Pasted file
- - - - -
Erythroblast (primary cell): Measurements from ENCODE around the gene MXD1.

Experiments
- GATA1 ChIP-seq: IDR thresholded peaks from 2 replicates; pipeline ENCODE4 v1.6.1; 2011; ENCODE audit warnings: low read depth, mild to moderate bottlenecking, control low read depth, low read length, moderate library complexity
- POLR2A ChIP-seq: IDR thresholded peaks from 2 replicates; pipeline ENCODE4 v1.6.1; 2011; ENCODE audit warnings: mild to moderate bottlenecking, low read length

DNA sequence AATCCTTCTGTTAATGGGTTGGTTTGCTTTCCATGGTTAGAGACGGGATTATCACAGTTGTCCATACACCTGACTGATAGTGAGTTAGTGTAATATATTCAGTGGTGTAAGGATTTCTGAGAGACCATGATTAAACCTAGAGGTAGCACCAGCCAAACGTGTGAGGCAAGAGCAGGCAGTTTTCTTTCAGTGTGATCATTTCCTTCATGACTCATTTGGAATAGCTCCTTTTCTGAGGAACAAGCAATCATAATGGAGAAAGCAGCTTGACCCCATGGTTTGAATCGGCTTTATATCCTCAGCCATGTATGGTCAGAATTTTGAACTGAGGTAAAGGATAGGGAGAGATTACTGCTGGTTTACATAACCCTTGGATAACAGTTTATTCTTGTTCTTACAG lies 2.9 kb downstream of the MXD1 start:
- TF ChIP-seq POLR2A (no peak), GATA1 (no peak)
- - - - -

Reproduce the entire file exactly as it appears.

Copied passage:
Erythroblast (primary cell): Measurements from ENCODE around the gene MXD1.

Experiments
- GATA1 ChIP-seq: IDR thresholded peaks from 2 replicates; pipeline ENCODE4 v1.6.1; 2011; ENCODE audit warnings: low read depth, mild to moderate bottlenecking, control low read depth, low read length, moderate library complexity
- POLR2A ChIP-seq: IDR thresholded peaks from 2 replicates; pipeline ENCODE4 v1.6.1; 2011; ENCODE audit warnings: mild to moderate bottlenecking, low read length

DNA sequence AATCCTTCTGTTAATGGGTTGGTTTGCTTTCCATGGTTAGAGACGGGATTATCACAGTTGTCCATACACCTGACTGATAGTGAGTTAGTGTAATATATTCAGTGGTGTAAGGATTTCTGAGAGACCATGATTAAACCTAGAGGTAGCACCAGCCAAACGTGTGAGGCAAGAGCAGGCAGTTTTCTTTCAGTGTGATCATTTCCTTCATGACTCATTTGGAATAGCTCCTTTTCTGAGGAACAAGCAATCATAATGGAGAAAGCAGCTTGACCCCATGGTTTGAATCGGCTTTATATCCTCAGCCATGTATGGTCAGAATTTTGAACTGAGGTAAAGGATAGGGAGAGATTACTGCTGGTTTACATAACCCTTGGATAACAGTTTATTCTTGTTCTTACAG lies 2.9 kb downstream of the MXD1 start:
- TF ChIP-seq POLR2A (no peak), GATA1 (no peak)